1. KK, I agree. But I also think that the biological connection does impact all of us at some level. I met a friend this week who shared a picture of his daughter who obviously looked very different from him. My initial reaction was to look at the picture and look back at him before I realized she probably looked like her mom or was adopted. That biological mirroring impacts children in very real ways. Adopted or biological, parenting is the same. Children feel the impact in more ways since they are the ones who had no say in their adoption.

  3. Just wanted to also mention that he did not like it when the press or anyone refers to his father as “adoptive father”. He was very close to his father and had no interest to pursue any relationship with his biological father.

  4. Noting but media frenzy. Jobs himself had nothing to do with his biological parent and cared a world for the parents that brought him up.
    That’s what eventually matters.
    A parent is not the person who makes you, but who makes you what you are.

    1. That’s what I think too. I feel the fact that his biological father was Syrian and Muslim is part of what is feeding this frenzy.

  5. Oops, I commented last time from my kid’s blog-id…sorry…
    The crux of the matter being, a parent is not one who makes you, but one who makes you what you are.
    Don’t bother about the media frenzy. Media always craves for sensationalism, which is absent in normal people like Paul Jobs.

  6. Laksh,
    I just finished reading his biography.

    Steve re-emphasizes this point again and again. His adoptive parents are his parents. Period.

    It stuck me too when I was reading his biography, how little the media focused on his adoptive parents. The biography focused primarily on the adoptive parents as they are the ones who had a real hand in shaping him as to who he was. The book has few chapters dedicated to his childhood with his parents.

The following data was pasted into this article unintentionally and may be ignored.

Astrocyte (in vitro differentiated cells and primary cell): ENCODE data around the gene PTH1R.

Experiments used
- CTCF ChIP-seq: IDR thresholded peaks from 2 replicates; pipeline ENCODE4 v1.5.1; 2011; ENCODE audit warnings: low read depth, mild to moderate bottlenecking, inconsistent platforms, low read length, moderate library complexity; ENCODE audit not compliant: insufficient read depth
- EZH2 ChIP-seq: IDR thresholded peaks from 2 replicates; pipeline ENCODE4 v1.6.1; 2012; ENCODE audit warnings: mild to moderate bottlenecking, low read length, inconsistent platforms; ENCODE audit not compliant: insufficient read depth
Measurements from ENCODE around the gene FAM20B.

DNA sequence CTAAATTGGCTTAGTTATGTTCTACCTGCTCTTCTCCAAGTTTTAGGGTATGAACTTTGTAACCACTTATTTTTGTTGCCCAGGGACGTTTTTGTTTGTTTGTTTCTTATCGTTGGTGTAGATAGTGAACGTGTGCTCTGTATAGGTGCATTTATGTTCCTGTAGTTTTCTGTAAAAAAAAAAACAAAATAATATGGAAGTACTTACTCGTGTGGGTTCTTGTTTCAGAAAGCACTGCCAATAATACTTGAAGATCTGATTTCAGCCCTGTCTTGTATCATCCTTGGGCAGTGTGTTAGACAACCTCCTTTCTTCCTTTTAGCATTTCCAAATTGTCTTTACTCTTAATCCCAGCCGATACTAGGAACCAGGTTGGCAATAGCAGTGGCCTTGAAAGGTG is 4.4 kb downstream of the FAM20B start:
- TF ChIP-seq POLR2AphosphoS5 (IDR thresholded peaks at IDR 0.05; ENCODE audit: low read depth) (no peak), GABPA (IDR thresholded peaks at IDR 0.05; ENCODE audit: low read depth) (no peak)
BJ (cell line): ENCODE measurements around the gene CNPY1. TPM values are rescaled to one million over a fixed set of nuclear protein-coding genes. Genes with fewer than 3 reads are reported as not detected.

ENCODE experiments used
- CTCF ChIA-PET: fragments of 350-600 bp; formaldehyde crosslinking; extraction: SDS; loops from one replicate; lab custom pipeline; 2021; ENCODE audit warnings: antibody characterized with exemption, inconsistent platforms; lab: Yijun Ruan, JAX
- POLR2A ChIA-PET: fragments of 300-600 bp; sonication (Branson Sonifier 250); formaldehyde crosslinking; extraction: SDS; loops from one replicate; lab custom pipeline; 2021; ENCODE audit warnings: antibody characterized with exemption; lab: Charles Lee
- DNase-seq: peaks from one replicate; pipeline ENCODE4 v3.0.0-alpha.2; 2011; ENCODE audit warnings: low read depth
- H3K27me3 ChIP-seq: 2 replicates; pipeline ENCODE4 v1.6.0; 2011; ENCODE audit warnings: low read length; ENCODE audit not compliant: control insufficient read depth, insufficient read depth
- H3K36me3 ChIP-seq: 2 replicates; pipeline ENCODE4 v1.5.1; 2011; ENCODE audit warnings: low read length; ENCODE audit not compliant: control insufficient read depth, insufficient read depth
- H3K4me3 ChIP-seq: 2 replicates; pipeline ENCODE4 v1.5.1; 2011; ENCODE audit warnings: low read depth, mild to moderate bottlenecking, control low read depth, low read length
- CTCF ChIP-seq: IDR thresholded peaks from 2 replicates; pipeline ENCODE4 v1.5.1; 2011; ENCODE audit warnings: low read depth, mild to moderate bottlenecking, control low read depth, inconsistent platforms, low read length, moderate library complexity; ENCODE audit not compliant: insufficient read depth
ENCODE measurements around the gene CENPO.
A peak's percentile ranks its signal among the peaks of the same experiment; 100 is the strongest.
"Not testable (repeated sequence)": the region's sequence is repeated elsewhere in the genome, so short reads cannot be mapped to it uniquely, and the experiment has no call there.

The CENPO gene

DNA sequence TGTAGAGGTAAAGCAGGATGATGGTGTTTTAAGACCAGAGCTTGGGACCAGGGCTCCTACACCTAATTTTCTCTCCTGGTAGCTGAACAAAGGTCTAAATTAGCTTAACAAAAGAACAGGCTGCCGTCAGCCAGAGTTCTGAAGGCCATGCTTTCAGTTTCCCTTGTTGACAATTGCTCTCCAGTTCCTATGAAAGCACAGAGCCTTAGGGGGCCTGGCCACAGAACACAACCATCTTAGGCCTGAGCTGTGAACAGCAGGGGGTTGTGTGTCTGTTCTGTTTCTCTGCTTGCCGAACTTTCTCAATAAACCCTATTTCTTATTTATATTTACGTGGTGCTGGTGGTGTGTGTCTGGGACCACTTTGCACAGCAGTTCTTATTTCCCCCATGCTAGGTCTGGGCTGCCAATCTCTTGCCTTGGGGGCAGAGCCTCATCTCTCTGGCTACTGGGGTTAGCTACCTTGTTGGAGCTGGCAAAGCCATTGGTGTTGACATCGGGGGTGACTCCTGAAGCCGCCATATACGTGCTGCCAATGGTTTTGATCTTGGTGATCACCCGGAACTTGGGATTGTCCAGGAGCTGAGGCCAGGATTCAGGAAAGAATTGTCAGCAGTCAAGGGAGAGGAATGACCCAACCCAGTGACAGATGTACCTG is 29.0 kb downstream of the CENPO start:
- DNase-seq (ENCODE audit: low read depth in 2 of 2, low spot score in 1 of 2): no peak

Media always goes for a good story, his real parents especially in a closed adoption give a lot more of drama than the good old middle class americans his adoptive parents were.

    1. Sachita, that’s the thing that fascinates me. Why are we so bothered about the appendages to the word parent. Real, Adoptive, First, Original. Do we need qualifiers? I understand that I probably view this differently because of how involved I am with this whole concept of adoption and how it affects all three sides, but somehow the stress on the qualifiers than the actual parenting bothers me. Would I feel differently if I were a biological mom? Probably.

      I have to order my copy of the biography soon. Should make for a good read I think.

  7. you got me piqued about his biography now. have to get my hands on it. from what i have heard and read, Jobs had utmost admiration for his adoptive father but that did not deter him from giving his biological father the place he deserves in his life. at the end of the day, it doesnt really matter what your status ( adoptive or biological) is as a parent ..its your actions forward that count the most and set the path for your kids.